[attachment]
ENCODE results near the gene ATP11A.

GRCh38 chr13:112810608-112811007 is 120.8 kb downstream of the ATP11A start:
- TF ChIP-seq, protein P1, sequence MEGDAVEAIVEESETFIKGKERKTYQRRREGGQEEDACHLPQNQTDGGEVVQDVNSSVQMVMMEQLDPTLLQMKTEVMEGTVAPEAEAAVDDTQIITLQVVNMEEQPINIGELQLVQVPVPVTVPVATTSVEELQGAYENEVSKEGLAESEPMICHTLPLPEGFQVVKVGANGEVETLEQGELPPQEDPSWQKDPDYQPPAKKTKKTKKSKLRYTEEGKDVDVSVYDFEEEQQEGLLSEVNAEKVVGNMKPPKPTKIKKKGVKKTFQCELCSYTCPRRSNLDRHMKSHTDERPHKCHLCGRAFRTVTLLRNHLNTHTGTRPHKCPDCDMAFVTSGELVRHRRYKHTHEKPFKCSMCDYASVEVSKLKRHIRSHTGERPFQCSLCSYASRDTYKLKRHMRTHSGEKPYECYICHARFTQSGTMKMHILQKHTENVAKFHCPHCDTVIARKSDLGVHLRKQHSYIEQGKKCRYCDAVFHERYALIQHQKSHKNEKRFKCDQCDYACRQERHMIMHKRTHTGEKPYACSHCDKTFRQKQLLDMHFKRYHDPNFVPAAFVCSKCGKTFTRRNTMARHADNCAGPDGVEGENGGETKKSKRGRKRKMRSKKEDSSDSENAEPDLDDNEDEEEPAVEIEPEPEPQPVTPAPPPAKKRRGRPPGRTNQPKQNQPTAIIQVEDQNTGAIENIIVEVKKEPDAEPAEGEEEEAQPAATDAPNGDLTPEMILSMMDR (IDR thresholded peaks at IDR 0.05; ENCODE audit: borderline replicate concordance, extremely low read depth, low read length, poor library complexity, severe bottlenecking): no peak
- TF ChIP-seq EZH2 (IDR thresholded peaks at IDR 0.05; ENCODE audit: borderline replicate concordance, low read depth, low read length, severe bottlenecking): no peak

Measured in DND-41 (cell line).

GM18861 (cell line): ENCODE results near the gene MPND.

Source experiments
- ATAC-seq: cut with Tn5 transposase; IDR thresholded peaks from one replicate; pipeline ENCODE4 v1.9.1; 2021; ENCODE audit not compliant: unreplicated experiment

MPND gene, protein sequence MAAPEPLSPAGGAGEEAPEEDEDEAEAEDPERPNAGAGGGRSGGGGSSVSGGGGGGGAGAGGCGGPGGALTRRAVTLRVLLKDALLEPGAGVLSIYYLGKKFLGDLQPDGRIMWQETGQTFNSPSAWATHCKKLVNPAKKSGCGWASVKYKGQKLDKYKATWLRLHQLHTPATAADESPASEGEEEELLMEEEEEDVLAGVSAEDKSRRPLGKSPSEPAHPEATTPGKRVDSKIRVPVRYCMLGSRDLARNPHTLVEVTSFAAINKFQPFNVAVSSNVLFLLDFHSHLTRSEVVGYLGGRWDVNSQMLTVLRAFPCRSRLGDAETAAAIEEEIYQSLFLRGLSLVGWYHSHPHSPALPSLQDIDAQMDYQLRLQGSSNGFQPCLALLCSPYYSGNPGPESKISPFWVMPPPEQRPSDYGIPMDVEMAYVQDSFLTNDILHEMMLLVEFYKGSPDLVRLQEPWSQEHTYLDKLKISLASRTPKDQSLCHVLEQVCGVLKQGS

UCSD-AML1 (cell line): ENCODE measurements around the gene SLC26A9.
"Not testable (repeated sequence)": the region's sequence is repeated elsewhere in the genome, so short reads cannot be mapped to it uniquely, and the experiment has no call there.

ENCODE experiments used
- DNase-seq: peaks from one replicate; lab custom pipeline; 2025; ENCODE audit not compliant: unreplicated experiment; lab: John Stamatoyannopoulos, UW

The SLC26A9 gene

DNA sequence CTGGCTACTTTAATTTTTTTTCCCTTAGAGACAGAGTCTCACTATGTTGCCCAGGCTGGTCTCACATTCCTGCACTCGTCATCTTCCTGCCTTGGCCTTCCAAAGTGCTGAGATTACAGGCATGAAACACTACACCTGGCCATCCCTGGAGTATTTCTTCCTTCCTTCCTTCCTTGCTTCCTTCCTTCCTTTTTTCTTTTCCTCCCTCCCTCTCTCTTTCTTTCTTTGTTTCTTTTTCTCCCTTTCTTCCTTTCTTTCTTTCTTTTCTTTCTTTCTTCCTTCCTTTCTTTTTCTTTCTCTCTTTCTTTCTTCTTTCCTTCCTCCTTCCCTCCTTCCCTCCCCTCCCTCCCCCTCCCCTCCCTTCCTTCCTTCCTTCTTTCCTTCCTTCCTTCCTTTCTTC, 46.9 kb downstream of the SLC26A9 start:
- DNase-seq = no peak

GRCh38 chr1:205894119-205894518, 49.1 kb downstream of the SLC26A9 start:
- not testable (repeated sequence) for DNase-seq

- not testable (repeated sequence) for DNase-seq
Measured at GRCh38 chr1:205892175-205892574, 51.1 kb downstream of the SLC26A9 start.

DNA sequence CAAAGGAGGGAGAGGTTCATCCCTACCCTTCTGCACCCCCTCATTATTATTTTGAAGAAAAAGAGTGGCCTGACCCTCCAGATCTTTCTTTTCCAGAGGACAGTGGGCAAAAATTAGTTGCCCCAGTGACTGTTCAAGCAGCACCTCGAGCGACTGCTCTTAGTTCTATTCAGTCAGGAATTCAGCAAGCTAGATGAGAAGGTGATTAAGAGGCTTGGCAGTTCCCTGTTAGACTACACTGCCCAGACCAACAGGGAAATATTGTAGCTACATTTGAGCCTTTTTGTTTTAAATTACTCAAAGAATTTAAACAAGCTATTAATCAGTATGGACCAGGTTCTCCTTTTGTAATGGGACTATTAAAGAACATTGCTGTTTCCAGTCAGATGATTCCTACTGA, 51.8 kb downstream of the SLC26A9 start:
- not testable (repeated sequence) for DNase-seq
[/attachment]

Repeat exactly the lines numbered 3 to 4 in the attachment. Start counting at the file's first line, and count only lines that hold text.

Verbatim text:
- TF ChIP-seq, protein P1, sequence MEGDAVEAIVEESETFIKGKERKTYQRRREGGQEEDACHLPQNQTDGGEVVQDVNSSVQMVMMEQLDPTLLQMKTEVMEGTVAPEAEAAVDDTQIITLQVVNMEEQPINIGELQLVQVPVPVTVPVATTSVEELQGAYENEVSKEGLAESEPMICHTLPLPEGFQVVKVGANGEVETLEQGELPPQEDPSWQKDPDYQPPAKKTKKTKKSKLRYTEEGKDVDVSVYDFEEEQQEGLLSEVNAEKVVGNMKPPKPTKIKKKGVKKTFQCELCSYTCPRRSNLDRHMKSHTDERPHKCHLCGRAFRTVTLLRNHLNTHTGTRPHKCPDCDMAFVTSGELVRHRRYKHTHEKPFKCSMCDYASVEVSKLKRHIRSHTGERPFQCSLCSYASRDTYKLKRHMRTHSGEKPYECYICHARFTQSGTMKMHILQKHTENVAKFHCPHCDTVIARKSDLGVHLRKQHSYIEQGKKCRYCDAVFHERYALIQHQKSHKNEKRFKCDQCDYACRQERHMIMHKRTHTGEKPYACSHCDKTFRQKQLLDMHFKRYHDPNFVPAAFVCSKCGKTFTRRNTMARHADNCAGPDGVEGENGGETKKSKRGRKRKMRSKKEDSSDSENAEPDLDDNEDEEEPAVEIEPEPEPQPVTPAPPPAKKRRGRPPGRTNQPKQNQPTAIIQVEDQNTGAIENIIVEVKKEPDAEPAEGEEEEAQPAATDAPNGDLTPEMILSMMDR (IDR thresholded peaks at IDR 0.05; ENCODE audit: borderline replicate concordance, extremely low read depth, low read length, poor library complexity, severe bottlenecking): no peak
- TF ChIP-seq EZH2 (IDR thresholded peaks at IDR 0.05; ENCODE audit: borderline replicate concordance, low read depth, low read length, severe bottlenecking): no peak